America’s Zika Hot-Spot Remains Puerto Rico
Puerto Rico reported 146 Zika symptomatic cases during 2018
As of April 3, 2019, the US Centers for Disease Control and Prevention (CDC) had not reported any Zika virus cases in the USA or its Territories during 2019.
But, the CDC did update its provisional data for 2018, reporting 72 Zika cases in the USA, and 148 cases in the US Territories, as of March 6, 2019.
With Puerto Rico reporting 147 of the 148 Zika symptomatic cases during 2018.
This data is actually good news when compared with 2017 when Puerto Rico reported 620 symptomatic Zika cases to the CDC.
This information is one of the reasons the Canadian and United Kingdom health agencies have maintained their Zika travel warnings for Puerto Rico.
The Public Health Agency of Canada reaffirmed a Level 2 Alert for travelers to Puerto Rico on January 17, 2019, recommending that Canadians ‘Practice Special Precautions’ while traveling in Zika affected destinations, such as Puerto Rico.
Moreover, Canada said ‘pregnant women and those considering becoming pregnant should avoid travel to Puerto Rico.’
And the UK says ‘There is a risk of Zika in this country, and pregnant women are advised to avoid travel to this country until after the pregnancy.’
Which presents a question, why did the CDC downgrade its Zika warnings for visitors to Puerto Rico on April 5, 2019?
During the November 2015 – April 2016 time frame, the CDC reported 11 percent of 6,157 specimens from Puerto Rico had laboratory evidence of current or recent Zika virus infection.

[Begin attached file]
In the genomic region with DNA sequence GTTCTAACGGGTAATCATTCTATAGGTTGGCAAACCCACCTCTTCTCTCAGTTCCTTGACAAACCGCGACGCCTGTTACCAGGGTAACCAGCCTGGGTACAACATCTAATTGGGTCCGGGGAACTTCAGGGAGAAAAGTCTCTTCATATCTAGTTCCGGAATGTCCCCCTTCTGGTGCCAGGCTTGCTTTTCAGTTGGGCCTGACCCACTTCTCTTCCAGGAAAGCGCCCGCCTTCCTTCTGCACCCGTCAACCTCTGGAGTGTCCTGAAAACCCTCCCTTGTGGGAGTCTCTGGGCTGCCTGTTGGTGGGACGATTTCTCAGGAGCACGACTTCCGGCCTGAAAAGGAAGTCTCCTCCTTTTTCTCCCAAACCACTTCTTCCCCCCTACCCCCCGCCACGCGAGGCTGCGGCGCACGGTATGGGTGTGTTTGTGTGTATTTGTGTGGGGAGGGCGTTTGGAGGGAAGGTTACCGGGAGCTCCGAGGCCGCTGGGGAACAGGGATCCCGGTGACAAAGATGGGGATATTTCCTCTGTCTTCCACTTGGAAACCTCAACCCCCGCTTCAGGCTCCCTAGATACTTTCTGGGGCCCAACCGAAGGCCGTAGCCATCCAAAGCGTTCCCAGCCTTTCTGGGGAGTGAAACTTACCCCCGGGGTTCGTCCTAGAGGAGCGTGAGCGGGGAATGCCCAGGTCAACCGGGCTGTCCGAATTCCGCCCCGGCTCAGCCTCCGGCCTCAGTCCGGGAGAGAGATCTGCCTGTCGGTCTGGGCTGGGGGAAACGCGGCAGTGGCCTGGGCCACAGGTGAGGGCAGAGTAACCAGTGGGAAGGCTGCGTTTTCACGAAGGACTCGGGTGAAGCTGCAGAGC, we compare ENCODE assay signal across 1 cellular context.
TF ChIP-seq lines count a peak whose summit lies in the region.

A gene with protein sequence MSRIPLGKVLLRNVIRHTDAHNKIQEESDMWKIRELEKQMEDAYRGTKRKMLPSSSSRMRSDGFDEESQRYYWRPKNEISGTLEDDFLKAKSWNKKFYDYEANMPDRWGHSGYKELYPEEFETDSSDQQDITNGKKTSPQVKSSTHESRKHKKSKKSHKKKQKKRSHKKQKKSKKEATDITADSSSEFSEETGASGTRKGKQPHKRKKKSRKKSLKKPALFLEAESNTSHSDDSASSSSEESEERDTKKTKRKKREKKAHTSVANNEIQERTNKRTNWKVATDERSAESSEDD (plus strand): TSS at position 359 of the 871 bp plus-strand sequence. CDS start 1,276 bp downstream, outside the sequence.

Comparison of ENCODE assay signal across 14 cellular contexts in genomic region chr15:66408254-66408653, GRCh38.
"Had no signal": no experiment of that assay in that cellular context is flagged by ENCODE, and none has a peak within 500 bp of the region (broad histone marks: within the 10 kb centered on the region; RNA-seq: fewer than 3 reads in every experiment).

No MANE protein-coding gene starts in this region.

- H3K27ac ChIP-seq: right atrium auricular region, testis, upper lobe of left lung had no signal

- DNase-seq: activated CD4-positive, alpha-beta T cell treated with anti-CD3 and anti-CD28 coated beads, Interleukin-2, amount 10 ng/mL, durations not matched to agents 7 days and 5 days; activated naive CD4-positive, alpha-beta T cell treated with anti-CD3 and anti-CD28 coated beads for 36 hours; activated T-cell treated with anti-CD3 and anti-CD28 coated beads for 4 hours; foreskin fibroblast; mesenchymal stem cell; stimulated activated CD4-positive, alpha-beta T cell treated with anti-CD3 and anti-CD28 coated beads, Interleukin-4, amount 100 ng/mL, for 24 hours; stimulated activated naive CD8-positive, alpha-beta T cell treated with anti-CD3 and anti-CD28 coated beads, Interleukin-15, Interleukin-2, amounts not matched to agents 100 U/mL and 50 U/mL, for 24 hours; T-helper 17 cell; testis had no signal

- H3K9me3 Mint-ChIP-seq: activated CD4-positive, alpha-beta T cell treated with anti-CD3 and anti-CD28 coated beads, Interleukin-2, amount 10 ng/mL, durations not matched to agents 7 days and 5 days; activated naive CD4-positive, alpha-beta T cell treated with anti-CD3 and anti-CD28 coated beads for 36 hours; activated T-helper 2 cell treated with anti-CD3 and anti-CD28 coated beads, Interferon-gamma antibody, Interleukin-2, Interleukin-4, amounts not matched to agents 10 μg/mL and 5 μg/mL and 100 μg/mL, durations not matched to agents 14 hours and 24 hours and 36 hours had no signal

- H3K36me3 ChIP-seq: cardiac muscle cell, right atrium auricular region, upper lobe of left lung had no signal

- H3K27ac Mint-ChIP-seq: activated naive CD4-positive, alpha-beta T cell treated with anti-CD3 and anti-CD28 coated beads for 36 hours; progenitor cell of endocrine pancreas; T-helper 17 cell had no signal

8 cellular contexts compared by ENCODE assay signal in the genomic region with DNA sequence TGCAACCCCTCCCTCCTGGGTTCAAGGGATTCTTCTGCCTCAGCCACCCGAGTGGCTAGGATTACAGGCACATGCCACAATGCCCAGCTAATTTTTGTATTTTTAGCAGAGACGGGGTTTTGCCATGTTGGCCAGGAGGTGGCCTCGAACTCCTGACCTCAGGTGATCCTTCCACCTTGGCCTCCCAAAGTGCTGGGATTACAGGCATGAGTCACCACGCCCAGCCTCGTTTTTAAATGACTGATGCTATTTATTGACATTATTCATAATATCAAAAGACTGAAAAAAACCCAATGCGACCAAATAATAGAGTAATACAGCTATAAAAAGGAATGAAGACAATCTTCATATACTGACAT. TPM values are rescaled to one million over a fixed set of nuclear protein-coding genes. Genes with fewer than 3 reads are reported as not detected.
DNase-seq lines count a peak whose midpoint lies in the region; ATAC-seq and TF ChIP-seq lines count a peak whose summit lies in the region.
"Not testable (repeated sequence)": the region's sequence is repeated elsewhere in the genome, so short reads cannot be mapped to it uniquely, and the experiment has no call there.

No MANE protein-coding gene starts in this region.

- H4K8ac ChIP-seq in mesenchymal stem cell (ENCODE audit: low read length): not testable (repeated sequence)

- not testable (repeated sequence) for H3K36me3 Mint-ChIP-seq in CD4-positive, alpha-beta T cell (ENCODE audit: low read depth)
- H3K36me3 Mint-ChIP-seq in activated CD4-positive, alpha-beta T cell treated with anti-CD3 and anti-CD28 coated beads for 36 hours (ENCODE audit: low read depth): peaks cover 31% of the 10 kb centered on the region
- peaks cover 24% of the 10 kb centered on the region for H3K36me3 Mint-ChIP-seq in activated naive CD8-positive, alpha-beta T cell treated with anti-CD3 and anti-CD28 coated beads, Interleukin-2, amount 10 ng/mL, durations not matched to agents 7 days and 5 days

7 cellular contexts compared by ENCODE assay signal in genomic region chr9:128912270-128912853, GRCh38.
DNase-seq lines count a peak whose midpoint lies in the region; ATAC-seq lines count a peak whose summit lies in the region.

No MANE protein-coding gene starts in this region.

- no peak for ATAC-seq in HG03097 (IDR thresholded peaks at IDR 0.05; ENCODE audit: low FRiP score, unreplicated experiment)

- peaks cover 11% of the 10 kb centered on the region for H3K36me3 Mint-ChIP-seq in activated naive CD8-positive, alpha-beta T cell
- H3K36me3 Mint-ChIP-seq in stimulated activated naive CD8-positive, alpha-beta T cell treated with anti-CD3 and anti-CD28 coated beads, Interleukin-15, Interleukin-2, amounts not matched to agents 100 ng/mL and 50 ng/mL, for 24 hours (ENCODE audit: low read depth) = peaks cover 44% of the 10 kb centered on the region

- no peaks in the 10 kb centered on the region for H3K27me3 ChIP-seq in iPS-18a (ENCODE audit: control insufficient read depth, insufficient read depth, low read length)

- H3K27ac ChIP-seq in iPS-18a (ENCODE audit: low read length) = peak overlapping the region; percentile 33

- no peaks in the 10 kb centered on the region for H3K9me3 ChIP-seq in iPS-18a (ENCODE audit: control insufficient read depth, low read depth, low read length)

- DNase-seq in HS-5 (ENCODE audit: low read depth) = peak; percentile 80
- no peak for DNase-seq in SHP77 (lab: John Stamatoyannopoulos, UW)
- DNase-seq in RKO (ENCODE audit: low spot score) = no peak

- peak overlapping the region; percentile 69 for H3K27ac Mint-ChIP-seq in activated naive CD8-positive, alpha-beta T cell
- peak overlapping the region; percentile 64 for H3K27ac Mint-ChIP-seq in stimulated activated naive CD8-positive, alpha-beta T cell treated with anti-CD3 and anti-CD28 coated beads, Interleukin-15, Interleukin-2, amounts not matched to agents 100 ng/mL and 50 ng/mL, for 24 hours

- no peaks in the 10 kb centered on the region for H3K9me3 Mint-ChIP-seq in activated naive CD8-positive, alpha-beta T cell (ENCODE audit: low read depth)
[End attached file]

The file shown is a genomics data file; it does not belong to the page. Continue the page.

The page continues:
Additionally, the CDC’s action appears inconsistent with the state of Florida, which has reported 13 travel-related Zika cases during 2019.
Since Puerto Rico is only a 3-hour flight from Florida, and approximately 1 million Puerto Ricans live in Florida, the CDC’s change to previous Travel Alerts could be considered premature, without a Zika vaccine available.
The National Institute of Allergy and Infectious Diseases reported in August 2018 that several types of vaccines are in development, including vaccine candidates based on DNA, inactivated Zika, and live Zika. Most are in the clinical testing phase, and the medical community hopes they will be available sooner than later.
One Zika vaccine candidate appears to be making significant progress.
TAK-426 (PIZV) is a purified, inactivated, alum-adjuvanted, whole Zika virus vaccine candidate, which was granted FDA Fast Track designation in January 2018.
The TAK-426 phase 1 multi-center clinical trial with 240 individuals in the USA and Puerto Rico, was last updated on March 26, 2019.
But, since this clinical study is scheduled to be concluded in 2020, international travelers should remain patient, and follow the CDC’s Zika prevention suggestions.
Such measures can also help minimize risk for fetal Zika virus infection.
Clinicians who suspect Zika virus disease in patients who reside in or have recently returned from areas with ongoing Zika virus transmission should report cases to public health officials says the CDC.
- Zika still a threat in Puerto Rico, but government stopped tracking it
- Zika Travel Information
- 2018 Case Counts in the US
- Zika in Babies in US Territories
- Zika virus: Epidemiological surveillance of the Mexican Institute of Social Security
- Cuba’s Hidden Zika Outbreak
- Are the Caribbean Islands Zika Free?
- Health Information for Travelers to Puerto Rico (U.S.) Traveler View